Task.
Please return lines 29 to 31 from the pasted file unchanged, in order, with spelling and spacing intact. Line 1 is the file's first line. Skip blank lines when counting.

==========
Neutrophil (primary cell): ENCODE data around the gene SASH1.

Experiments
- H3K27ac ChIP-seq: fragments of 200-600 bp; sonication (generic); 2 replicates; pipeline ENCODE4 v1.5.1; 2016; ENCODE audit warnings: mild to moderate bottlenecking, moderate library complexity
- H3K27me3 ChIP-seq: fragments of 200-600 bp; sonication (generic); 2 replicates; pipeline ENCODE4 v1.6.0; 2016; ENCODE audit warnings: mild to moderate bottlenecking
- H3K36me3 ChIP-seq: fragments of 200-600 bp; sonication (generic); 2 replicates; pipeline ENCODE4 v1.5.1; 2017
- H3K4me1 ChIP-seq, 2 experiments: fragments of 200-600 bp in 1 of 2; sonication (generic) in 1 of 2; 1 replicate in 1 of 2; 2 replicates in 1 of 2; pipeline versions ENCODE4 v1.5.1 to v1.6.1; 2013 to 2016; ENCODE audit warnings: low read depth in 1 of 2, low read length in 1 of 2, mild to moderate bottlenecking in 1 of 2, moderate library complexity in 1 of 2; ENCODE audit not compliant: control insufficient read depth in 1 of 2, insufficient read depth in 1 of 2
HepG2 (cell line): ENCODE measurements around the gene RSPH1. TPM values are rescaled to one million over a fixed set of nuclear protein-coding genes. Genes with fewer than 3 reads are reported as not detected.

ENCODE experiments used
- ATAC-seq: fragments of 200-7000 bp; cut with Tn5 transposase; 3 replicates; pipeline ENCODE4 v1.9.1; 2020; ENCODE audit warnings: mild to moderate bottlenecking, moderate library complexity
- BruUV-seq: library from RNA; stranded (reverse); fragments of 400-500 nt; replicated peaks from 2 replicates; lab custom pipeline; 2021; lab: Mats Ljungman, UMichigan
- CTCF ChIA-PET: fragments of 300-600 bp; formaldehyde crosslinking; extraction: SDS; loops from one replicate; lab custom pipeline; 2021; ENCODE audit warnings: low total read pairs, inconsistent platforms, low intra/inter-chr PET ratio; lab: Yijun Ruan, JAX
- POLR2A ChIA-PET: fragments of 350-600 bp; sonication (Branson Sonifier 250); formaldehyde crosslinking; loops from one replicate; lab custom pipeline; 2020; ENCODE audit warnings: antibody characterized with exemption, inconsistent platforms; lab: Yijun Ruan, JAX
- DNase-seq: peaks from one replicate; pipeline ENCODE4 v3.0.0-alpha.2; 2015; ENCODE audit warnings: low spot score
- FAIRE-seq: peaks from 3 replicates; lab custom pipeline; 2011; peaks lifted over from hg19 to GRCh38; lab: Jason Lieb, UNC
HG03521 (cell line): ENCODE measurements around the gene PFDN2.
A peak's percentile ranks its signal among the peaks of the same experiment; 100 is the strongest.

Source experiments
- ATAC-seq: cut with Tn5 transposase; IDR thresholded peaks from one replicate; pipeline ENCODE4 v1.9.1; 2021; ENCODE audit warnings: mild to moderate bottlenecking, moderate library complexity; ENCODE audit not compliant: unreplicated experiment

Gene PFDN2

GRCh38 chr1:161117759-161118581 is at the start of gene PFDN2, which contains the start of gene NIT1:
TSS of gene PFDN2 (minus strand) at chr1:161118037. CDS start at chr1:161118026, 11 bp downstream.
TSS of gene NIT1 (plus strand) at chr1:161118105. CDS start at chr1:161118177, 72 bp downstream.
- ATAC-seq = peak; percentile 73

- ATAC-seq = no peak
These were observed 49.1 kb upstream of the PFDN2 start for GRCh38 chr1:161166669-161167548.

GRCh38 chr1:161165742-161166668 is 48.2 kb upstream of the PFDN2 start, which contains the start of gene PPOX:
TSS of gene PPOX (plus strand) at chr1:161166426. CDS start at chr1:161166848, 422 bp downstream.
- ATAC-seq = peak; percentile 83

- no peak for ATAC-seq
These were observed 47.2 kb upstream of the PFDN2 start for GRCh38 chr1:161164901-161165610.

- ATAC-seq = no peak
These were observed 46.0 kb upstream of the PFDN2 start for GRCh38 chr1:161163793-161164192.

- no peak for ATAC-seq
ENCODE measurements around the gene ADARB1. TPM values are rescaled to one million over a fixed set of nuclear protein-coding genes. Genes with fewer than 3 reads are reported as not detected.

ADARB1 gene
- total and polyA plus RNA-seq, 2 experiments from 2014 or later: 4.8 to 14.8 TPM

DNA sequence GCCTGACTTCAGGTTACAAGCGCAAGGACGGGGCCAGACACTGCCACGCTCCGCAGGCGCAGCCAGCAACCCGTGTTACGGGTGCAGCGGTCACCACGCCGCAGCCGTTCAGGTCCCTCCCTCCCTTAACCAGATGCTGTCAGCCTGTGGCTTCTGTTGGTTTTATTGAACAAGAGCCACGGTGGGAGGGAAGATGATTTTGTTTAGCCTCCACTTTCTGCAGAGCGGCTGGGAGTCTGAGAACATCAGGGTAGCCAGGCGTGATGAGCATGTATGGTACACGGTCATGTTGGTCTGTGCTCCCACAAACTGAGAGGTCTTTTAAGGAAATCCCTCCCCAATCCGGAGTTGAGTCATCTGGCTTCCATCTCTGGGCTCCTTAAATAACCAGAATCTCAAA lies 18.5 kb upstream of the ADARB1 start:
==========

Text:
- no peak for ATAC-seq
These were observed 47.2 kb upstream of the PFDN2 start for GRCh38 chr1:161164901-161165610.

- ATAC-seq = no peak